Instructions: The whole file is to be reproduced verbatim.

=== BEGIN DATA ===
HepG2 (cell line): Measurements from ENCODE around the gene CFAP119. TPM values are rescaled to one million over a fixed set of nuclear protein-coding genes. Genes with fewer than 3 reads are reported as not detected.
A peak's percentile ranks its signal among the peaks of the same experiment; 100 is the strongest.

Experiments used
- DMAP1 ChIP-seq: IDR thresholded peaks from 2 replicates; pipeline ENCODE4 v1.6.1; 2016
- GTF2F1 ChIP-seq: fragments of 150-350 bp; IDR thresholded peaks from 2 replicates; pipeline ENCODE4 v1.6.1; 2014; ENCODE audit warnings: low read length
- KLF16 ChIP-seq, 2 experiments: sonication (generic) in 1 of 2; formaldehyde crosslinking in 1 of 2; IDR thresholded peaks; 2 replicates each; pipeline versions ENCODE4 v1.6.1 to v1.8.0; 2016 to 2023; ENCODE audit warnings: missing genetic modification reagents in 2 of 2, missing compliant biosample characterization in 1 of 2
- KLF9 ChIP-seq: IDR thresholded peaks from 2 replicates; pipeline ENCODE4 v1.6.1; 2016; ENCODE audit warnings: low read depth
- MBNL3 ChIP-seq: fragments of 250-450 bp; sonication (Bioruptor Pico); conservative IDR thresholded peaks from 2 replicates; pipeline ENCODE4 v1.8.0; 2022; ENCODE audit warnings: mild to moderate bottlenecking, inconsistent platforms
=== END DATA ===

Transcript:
HepG2 (cell line): Measurements from ENCODE around the gene CFAP119. TPM values are rescaled to one million over a fixed set of nuclear protein-coding genes. Genes with fewer than 3 reads are reported as not detected.
A peak's percentile ranks its signal among the peaks of the same experiment; 100 is the strongest.

Experiments used
- DMAP1 ChIP-seq: IDR thresholded peaks from 2 replicates; pipeline ENCODE4 v1.6.1; 2016
- GTF2F1 ChIP-seq: fragments of 150-350 bp; IDR thresholded peaks from 2 replicates; pipeline ENCODE4 v1.6.1; 2014; ENCODE audit warnings: low read length
- KLF16 ChIP-seq, 2 experiments: sonication (generic) in 1 of 2; formaldehyde crosslinking in 1 of 2; IDR thresholded peaks; 2 replicates each; pipeline versions ENCODE4 v1.6.1 to v1.8.0; 2016 to 2023; ENCODE audit warnings: missing genetic modification reagents in 2 of 2, missing compliant biosample characterization in 1 of 2
- KLF9 ChIP-seq: IDR thresholded peaks from 2 replicates; pipeline ENCODE4 v1.6.1; 2016; ENCODE audit warnings: low read depth
- MBNL3 ChIP-seq: fragments of 250-450 bp; sonication (Bioruptor Pico); conservative IDR thresholded peaks from 2 replicates; pipeline ENCODE4 v1.8.0; 2022; ENCODE audit warnings: mild to moderate bottlenecking, inconsistent platforms